The Car That Continues to Evolve by Maintaining Harmony with the Times, People, and Society
The Accord has received high honors on three occasions in Japan. After winning the 1976 Car of the Year award, the Accord was named the Japan Car of the Year for the 1985/86 period and again for the 1993/94 period (both given by the Japan Car of the Year Executive Committee). In contrast, domestic sales continued to decline after reaching the all-time high of 94,986 units in 1978. Sales for 1998 ended at 59,040 units. One reason behind the shrinking sales is the growing popularity of RVs in the domestic market, a presence that has eroded the sedan market.
Nevertheless, the Accord has received consistently high marks overseas. For example, it won the 1977 Car of the Year Award in the under-$5,000 category from Road Test and Car & Driver magazines. The Accord has also been a favorite of Car & Driver in its Ten Best awards, which began in 1983. Including its 1998 selection, the Accord has received twelve top awards in sixteen years.
As for its sales history in the U.S., the Accord has consistently sold in the neighborhood of 400,000 units, annually, since its 1976 release. The car sold 18,643 units in its initial year, hitting an all-time high of 417,179 units in 1990. Cumulative sales volume over the 23-year period is approximately 6.47 million units. The Accord even outpaced the Ford Taurus to become the top-selling model in sales volume (passenger-car category) for three years in a row, beginning in 1989. Moreover, the Accord has been routinely named among the top performers in various car rankings.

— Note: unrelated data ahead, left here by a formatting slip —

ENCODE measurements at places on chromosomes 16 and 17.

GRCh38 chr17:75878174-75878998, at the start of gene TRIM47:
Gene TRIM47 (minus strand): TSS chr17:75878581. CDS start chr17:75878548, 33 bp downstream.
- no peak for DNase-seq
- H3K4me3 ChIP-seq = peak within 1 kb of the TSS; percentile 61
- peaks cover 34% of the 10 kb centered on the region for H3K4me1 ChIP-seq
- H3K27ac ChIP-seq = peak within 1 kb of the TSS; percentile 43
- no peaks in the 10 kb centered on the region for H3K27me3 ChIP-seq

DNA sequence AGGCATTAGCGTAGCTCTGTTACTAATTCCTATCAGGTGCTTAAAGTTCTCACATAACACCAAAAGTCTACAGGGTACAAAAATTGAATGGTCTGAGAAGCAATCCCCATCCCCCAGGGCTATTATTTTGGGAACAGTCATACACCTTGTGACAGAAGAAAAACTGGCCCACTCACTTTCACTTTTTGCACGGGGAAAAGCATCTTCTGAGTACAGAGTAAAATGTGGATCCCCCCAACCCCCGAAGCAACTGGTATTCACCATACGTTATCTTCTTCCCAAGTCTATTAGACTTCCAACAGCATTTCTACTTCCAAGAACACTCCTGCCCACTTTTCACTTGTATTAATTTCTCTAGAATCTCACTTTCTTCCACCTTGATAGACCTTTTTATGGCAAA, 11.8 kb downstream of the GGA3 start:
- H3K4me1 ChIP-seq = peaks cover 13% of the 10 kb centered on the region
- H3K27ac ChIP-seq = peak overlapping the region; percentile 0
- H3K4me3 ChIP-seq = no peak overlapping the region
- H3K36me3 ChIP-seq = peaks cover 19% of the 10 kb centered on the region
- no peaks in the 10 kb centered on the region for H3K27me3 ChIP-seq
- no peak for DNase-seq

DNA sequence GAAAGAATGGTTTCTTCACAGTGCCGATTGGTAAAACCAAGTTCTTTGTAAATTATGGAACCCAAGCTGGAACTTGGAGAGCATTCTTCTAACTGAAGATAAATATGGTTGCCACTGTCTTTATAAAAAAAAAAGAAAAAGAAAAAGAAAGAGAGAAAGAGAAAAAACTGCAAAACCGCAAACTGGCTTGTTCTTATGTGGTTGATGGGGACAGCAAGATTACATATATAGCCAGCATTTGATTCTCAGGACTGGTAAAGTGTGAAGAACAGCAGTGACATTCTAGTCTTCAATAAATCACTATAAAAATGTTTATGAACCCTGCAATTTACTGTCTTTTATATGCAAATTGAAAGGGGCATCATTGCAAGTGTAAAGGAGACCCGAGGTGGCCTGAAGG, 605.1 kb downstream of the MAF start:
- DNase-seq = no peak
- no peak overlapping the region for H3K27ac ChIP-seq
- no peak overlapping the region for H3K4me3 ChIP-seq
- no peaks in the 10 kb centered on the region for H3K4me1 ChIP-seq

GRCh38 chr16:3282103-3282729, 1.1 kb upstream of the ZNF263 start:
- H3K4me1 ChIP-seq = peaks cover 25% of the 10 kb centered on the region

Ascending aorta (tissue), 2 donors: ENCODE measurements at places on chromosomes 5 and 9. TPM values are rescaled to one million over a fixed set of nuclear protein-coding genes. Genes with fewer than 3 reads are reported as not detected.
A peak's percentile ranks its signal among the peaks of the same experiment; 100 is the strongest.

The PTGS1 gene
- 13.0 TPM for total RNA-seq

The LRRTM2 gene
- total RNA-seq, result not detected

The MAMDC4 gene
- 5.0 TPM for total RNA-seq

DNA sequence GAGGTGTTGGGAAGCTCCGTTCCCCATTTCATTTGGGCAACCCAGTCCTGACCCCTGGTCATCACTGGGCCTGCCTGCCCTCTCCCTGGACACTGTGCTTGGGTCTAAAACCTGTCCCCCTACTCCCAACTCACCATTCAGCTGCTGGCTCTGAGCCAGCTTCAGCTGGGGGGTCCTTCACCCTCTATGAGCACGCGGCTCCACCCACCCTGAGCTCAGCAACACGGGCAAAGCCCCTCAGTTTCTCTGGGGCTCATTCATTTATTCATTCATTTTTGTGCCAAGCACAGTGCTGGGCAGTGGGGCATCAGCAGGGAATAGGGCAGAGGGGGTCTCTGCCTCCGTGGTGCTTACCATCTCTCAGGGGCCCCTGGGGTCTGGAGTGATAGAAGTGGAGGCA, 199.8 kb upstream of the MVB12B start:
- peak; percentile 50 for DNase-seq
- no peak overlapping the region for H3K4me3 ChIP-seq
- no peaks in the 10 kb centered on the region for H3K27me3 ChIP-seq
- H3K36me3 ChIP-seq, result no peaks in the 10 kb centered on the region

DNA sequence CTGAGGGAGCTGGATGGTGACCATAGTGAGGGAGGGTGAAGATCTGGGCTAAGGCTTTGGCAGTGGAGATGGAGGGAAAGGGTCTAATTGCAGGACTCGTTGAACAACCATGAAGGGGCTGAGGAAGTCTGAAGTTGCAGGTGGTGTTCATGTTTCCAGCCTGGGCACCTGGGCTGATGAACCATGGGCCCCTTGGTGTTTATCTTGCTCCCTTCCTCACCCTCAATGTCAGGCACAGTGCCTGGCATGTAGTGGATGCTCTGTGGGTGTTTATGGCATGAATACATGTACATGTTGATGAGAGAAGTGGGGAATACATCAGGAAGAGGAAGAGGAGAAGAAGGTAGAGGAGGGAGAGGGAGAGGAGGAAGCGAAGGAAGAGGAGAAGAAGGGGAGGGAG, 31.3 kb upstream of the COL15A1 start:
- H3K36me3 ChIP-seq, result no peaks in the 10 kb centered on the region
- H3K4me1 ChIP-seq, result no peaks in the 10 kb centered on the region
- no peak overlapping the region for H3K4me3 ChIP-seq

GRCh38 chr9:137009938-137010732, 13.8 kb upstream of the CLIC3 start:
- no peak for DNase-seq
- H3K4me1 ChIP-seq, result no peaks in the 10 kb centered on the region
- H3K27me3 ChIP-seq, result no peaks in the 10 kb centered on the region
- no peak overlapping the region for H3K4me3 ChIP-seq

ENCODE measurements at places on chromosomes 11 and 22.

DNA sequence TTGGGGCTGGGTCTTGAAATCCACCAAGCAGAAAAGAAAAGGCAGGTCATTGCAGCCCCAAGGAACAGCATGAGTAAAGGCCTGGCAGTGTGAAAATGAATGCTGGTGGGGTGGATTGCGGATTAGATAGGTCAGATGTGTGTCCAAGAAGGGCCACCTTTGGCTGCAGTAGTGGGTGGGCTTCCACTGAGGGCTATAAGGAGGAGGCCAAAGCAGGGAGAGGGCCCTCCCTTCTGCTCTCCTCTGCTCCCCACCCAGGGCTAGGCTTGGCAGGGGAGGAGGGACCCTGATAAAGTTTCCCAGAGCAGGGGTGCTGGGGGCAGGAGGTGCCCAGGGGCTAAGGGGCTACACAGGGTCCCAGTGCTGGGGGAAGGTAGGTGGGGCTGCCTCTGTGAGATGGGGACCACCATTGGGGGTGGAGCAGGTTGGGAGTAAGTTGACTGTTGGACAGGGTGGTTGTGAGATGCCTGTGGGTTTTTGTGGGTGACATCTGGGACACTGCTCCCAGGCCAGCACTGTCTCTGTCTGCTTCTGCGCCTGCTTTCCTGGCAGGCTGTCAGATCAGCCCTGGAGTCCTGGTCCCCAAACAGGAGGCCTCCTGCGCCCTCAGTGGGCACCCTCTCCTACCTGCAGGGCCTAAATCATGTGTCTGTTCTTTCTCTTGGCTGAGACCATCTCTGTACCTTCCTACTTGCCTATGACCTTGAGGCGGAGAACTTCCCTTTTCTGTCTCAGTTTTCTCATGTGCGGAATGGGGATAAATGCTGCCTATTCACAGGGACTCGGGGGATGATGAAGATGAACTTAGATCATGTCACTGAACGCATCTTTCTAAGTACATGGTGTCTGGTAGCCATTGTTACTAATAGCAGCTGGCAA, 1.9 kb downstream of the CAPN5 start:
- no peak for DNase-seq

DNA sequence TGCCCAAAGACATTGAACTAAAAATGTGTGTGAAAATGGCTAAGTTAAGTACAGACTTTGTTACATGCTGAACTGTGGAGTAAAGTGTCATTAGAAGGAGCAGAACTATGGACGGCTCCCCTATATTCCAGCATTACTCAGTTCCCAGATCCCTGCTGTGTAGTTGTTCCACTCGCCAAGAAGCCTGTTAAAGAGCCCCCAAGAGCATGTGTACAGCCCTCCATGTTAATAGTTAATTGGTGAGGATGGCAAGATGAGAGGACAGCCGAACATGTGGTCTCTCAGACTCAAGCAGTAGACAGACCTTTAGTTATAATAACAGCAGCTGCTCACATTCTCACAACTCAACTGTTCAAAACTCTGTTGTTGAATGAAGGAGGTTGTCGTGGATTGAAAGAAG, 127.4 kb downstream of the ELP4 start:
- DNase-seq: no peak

Today, the Accord is produced at factories in twelve countries and sold in more than 140 countries around the world. At the end of 1998, cumulative production volume exceeded 10.22 million units worldwide. This remarkable achievement only proves that the Accord is more than a world-class car. It has become a world standard: A car that is accepted, trusted and loved by drivers around the world.
"One thing that we must remember with the Accord," said Kizawa, who oversaw the car's development, "is that when developing a new model the engineers must thoroughly understand the vernacular of the times and the market in which they are selling. It is important that they do not indulge in development for the sake of self-satisfaction.
"Another important aspect is that future model generations must remain first-class. By that, I mean a car that satisfies the expectations of the person who purchases it. I don't think any car that fails to satisfy those expectations will ever sell successfully. In that sense, the Accord must remain a car that satisfies those expectations to the greatest possible degree."
Accord owners around the world are an important asset to Honda. Therefore, it is the task of future Accord offspring to maintain that asset while continuing to evolve in response to changing customer expectations and maintaining harmony with the times.